Ronald L. Lewis is professor and Stuart and Joyce Robbins Chair emeritus at West Virginia University and historian laureate of West Virginia. He is the author of eight books and numerous articles and book chapters, and coeditor of fourteen books. In retirement he continues to reside in Morgantown, West Virginia, with his wife, Susan.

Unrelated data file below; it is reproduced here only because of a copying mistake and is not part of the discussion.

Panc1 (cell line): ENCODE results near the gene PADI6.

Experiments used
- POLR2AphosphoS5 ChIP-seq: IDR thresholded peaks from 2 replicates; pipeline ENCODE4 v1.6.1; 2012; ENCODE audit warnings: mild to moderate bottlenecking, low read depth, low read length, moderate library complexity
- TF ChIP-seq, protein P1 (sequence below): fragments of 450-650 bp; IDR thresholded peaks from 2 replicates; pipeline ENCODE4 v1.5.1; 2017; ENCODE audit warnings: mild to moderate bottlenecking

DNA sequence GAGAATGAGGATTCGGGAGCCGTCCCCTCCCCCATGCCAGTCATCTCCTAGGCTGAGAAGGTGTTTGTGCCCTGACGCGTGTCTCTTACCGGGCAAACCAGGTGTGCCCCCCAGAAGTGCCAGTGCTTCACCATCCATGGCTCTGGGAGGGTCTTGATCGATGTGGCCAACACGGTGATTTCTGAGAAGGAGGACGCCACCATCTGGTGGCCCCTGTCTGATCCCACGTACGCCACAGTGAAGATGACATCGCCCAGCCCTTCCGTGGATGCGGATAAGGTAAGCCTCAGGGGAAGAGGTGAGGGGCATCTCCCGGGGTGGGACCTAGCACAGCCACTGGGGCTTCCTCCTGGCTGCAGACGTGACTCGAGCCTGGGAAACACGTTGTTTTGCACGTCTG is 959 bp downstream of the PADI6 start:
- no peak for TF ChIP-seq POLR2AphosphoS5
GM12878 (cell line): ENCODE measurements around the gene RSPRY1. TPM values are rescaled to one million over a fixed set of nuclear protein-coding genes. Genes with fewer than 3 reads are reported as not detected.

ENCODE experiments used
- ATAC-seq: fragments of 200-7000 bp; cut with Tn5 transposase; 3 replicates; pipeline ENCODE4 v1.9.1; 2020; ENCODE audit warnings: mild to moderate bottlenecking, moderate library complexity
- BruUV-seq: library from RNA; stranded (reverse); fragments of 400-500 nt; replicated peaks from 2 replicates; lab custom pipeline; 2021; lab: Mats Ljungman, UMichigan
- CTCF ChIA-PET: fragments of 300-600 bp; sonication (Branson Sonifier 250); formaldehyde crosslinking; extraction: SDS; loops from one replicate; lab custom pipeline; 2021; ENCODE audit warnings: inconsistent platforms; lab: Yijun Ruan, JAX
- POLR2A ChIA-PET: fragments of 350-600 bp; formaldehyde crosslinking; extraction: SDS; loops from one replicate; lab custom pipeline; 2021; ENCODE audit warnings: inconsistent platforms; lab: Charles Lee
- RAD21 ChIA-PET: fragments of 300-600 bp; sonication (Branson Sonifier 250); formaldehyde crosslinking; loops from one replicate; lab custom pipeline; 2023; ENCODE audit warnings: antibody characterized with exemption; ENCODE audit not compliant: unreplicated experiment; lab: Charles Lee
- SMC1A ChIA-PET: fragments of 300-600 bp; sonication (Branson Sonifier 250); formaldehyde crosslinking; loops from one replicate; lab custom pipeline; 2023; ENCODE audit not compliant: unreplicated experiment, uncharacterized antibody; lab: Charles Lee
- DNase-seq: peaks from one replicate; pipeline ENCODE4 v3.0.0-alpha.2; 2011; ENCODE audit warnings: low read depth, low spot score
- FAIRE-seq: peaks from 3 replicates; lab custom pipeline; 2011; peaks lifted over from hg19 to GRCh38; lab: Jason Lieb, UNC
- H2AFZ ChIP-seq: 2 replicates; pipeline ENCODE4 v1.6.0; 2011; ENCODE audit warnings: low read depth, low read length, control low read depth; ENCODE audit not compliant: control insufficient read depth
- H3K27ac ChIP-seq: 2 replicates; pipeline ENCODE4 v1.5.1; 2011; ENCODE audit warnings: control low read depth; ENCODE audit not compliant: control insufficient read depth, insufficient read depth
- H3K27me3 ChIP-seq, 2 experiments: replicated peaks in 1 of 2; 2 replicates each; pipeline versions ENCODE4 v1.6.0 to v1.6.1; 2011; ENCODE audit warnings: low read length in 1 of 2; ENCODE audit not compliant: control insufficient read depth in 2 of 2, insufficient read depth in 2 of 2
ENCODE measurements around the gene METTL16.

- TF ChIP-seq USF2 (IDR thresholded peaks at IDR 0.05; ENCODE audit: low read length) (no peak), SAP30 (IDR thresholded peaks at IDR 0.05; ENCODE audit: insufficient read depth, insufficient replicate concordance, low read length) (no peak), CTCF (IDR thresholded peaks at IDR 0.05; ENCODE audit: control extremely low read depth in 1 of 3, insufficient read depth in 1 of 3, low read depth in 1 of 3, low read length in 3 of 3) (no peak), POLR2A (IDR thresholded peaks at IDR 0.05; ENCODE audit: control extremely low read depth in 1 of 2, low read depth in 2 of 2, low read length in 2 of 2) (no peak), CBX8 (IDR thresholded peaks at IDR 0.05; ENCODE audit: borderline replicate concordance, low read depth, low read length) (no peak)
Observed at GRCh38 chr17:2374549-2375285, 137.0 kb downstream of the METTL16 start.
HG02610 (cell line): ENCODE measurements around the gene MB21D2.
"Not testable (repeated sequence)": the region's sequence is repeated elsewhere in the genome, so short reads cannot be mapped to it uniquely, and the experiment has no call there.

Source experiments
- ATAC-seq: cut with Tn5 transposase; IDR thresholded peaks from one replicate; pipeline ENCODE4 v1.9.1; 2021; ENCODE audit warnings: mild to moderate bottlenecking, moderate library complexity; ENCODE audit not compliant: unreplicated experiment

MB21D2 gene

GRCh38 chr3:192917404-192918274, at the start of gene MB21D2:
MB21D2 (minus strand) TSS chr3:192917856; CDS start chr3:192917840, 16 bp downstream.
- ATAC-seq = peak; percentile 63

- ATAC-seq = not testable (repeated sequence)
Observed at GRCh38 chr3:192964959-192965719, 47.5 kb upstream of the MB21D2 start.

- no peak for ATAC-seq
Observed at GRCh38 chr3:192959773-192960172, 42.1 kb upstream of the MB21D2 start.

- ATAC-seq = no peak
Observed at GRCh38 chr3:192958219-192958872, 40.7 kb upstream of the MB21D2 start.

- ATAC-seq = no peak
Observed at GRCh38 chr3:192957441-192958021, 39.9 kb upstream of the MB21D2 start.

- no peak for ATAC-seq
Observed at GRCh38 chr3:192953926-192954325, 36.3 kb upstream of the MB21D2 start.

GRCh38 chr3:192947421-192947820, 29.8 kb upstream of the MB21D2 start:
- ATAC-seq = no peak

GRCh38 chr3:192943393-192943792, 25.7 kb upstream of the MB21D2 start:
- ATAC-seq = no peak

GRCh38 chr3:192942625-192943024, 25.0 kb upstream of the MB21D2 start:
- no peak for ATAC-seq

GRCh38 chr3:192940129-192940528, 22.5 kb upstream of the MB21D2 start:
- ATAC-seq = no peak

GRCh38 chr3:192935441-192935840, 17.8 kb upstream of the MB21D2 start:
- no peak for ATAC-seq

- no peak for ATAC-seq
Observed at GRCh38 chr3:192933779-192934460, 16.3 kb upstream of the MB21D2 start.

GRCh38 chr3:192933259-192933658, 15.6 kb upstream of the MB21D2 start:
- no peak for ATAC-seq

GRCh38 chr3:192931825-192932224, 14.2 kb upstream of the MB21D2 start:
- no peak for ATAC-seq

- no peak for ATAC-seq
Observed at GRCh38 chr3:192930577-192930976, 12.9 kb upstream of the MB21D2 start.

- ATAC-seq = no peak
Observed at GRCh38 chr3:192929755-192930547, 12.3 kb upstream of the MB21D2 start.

America’s emergence as a global industrial superpower was built on iron and steel, and despite their comparatively small numbers, no immigrant group played a more strategic role per capita in advancing basic industry than Welsh workers and managers. They immigrated in surges synchronized with the stage of America’s industrial development, concentrating in the coal and iron centers of Pennsylvania and Ohio. This book explores the formative influence of the Welsh on the American iron and steel industry and the transnational cultural spaces they created in mill communities in the tristate area—the greater upper Ohio Valley, eastern Ohio, northern West Virginia, and western Pennsylvania—including boroughs of Allegheny County, such as Homestead and Braddock. Focusing on the intersection of transnational immigration history, ethnic history, and labor history, Ronald Lewis analyzes continuity and change, and how Americanization worked within a small, relatively privileged, working-class ethnic group.